Not wanting to be down there all day, Master Chief translated, “What is the status of the radar now?”
I knew that. In fact, after a year of dealing with the guy, we all spoke varying amounts of Mabolo-ese. It was just that none of us were willing to admit it. I launched into a little technical speech about radar theory and what I thought was wrong with the device, throwing around a lot of words like “klystron” and “thyratron” that I knew Mabolo would not understand though they had nothing to do with why the radar was down (you may think I borrowed component names from Star Trek TNG, but its actually the other way around – they often named planets after radar components). Eventually he got bored and started looking around the radar. Eventually he reached up to play with the tuning knobs below the crystals and had to be stopped. “Sir, you don’t want to play with that or else we’ll be in rather serious trouble.” It was not a lie. Playing with those would REALLY fix the radar and land the master chief and I in some pretty hot water.
Once I was satisfied that the lieutenant had no idea what was going on, I decided to go back to work. I grabbed the grounding probe and started to short out the power supply.
For what happened next to have occurred, the planets had to have been perfectly aligned. First, the probe had to have been not grounded properly. Next, I had to have been grounded somehow, which is no small feat in a space specifically designed to keep electrical ground and navy radar technicians separated since they have such a long history of not working and playing well together. Though I investigated it thoroughly over the next couple of weeks, I never did figure out how I managed to do that. Next, there had to have been an opening in the insulation covering the grounding strap (I did find that). Last, my zipper had to have been exposed.
With the Zodiac conspiring against me, the probe’s grounding strap brushed against my zipper at the exact moment I touched the lead on the biggest capacitor in the power supply. I had the instant sensation of being kicked in the crotch by a cleat-wearing Clydesdale and shot into the air and onto my back, certain that both of my testicles had exploded. Master Chief swore that I had my pants and underwear pulled down to my knees before I hit the ground, but I don’t see how this would have been possible. I will not argue that once I regained my senses, I was on my knees with my head pressed against the floor, sticking my bare ass right at Lt. Mabolo in a gesture that unintentionally conveyed to the man exactly what I thought of him. My genitals were safely covered protectively with both hands as I just laid there and exhaled for what seemed like a half hour. I thought that I smelled scorched pubic hair but that must have been just psychological.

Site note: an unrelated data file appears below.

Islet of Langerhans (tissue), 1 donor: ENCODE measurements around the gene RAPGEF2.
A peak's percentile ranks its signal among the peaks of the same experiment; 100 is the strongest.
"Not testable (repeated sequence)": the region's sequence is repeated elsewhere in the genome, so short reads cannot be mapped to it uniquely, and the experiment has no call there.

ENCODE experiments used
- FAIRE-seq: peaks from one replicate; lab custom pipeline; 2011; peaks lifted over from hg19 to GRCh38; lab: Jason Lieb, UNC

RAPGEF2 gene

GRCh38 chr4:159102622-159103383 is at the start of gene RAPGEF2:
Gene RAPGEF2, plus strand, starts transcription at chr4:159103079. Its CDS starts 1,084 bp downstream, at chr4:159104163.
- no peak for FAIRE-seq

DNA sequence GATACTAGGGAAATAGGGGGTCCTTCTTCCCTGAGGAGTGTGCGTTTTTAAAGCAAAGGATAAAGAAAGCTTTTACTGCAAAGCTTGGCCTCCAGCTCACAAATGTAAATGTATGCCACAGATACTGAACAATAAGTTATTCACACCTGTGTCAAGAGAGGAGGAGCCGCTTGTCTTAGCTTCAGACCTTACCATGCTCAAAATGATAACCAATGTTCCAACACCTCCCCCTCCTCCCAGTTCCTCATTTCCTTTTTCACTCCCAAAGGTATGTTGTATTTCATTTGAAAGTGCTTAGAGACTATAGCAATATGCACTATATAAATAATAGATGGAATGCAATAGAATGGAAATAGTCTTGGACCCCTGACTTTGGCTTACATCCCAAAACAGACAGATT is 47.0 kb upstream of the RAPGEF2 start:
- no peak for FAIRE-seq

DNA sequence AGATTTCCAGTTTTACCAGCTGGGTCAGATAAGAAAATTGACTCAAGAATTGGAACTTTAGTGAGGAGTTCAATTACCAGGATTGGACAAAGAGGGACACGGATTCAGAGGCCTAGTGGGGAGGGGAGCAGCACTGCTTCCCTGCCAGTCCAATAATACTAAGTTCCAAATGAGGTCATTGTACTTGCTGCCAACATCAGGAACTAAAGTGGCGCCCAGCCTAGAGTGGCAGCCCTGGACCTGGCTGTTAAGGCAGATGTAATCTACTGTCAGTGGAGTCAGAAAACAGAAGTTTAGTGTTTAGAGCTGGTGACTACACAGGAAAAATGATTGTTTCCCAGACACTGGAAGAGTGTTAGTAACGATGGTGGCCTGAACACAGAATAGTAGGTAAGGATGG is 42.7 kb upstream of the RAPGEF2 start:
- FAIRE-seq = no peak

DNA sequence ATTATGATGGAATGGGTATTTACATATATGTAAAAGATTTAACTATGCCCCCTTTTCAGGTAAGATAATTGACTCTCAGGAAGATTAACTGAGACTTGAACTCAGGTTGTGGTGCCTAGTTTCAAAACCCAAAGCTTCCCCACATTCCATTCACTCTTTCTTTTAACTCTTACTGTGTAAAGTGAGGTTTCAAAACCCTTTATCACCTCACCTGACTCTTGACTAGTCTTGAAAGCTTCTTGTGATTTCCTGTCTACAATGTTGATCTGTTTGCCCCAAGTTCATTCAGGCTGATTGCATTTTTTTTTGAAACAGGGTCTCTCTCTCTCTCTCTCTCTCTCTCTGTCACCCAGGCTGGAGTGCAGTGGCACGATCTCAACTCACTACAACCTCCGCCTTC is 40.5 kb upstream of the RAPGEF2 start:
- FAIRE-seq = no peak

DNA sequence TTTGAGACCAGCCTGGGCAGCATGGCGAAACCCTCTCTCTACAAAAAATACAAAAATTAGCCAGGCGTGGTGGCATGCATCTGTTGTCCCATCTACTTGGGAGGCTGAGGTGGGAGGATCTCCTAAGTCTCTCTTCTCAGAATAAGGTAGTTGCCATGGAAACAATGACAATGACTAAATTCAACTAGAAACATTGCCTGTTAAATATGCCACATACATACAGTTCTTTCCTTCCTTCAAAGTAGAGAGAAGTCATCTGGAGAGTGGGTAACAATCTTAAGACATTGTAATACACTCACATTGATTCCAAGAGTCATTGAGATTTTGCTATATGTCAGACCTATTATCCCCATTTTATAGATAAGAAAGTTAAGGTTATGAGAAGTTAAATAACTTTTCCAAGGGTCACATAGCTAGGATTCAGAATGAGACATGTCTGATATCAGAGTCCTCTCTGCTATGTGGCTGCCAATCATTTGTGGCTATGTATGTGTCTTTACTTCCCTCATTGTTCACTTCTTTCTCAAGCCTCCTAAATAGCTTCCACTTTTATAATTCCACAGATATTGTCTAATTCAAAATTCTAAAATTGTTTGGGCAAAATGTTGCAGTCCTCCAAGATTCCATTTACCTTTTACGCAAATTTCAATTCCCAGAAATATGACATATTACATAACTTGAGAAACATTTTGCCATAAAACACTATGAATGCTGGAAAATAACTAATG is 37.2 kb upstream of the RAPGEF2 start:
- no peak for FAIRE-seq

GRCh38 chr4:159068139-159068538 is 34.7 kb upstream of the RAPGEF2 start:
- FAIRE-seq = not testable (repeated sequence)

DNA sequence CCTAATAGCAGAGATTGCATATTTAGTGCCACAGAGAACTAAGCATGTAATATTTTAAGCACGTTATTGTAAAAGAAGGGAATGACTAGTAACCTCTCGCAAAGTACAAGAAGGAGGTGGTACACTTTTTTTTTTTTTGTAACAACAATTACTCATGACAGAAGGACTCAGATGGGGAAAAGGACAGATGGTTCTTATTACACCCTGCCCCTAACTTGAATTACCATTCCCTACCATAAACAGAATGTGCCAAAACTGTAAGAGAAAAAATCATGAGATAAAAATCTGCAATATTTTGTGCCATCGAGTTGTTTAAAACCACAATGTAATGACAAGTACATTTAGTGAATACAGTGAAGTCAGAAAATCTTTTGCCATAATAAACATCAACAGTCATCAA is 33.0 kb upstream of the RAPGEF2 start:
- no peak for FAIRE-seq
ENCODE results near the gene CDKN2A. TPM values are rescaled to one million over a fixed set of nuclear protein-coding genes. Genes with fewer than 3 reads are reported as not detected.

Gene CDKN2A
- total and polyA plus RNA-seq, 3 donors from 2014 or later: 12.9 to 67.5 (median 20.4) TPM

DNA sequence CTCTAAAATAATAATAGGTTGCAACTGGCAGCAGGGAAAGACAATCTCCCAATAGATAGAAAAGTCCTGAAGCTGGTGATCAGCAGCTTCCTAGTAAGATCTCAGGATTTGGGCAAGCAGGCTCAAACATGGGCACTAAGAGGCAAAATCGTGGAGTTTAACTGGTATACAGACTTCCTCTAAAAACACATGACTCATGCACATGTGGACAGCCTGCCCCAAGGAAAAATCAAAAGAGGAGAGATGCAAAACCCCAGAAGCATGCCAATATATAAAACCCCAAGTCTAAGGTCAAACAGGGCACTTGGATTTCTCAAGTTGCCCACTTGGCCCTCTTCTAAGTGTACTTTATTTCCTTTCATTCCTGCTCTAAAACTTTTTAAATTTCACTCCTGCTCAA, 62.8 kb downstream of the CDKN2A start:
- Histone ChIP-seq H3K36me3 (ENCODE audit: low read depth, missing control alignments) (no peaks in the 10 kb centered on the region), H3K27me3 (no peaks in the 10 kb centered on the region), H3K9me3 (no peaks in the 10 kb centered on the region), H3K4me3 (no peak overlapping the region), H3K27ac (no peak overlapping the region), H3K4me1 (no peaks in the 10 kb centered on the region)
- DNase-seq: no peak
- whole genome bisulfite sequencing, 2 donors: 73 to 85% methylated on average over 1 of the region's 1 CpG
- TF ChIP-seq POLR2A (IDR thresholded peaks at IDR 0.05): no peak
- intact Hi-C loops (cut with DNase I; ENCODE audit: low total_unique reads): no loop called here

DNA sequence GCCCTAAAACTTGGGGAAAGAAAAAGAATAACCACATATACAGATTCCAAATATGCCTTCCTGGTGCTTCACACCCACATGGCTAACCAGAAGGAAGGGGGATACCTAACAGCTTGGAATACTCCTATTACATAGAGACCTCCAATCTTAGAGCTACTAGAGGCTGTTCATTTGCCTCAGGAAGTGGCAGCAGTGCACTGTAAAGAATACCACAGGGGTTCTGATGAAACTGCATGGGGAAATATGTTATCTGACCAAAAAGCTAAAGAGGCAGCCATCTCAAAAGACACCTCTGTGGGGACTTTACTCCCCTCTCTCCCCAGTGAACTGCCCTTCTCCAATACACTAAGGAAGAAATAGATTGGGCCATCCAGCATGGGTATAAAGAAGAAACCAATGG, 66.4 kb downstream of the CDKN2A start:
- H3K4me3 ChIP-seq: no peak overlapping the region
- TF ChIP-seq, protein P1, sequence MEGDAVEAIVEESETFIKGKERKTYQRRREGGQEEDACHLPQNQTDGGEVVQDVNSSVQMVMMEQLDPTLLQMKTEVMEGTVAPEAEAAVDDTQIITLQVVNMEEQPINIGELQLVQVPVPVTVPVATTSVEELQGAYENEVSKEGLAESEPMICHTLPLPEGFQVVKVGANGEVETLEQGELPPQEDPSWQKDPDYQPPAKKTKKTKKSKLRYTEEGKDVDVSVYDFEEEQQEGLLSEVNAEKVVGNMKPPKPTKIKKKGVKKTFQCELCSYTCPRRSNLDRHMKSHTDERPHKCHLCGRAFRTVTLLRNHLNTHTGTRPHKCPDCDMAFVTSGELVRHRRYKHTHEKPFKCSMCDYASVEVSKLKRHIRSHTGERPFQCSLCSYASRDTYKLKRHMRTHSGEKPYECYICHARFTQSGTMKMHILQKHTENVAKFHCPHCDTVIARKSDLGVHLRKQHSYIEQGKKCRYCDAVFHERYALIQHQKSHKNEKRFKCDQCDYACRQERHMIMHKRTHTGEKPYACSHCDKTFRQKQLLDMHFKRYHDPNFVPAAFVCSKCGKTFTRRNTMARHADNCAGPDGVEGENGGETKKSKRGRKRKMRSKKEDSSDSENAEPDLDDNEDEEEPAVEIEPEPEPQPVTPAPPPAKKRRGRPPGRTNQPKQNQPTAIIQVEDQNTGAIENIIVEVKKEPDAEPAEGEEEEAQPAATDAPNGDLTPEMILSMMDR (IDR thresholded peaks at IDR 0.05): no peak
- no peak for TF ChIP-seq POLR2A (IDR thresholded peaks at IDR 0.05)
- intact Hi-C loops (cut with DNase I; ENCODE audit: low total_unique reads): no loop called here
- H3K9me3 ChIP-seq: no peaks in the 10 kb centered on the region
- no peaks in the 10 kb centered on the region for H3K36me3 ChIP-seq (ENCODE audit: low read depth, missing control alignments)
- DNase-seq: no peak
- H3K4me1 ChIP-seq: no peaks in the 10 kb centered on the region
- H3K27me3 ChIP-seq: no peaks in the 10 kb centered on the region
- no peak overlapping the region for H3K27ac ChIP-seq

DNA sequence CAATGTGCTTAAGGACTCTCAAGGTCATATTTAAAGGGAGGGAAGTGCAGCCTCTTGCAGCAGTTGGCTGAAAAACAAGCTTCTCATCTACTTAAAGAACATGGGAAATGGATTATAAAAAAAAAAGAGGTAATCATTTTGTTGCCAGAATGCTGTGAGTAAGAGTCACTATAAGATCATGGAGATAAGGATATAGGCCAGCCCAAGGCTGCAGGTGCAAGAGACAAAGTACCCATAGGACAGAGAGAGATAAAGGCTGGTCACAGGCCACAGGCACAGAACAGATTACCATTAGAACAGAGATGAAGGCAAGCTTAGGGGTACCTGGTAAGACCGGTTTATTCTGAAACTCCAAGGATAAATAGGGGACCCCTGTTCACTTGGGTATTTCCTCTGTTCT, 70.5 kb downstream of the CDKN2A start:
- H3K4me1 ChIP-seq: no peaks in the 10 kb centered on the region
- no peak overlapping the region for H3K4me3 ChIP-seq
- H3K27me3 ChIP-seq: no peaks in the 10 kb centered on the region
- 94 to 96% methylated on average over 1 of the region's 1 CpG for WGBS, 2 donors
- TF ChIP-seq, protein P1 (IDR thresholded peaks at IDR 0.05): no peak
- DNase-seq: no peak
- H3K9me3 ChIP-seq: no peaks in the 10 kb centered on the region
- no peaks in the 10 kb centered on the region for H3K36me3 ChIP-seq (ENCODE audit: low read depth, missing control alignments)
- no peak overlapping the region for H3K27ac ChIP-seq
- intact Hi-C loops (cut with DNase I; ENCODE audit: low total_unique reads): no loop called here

“POOT DO GADAM PATS OAN LAIT NAUW PEDDY OPPISER JEP! LAIT NAUW! DAS UN OLDAL!” As I was contemplating the end of my sex life as I knew it, Mabolo was ordering me to get dressed. Fortunately, master chief stepped in and told him that if it would be best if he went back to the office and let him deal with the situation. It was just in time too, because if he had not gotten out of there I would have lost it and threatened to beat the living shit out of his incompetent ass, most likely in a voice reminiscent of Helium-huffing Teletubbies.
Amazingly, I suffered no permanent consequences from the accident though, due to a prolonged dating dry streak that hit at about the same time, I was not sure of that for a few months. It is however one of the reasons why any contact with certain parts of my anatomy during foreplay are guaranteed “moment-killers”. The other reason was because of a kick I took to the groin that was delivered by a midget I dated in high school. Well, she wasn’t exactly a midget. She was perfectly proportioned, just very short. I think the technical term for her is “spinner”. `


Anonymous Anonymous said...


7:11 PM  
Anonymous Anonymous said...

JEP, a 947 word response to your comment is on the homepage of my blog.
As requested, it is on
what happens when a blogger consumes large quantities of tequila and ex lax instead of coming up with ideas.

Let it never be said that I don't make good on those contest prizes.

11:05 PM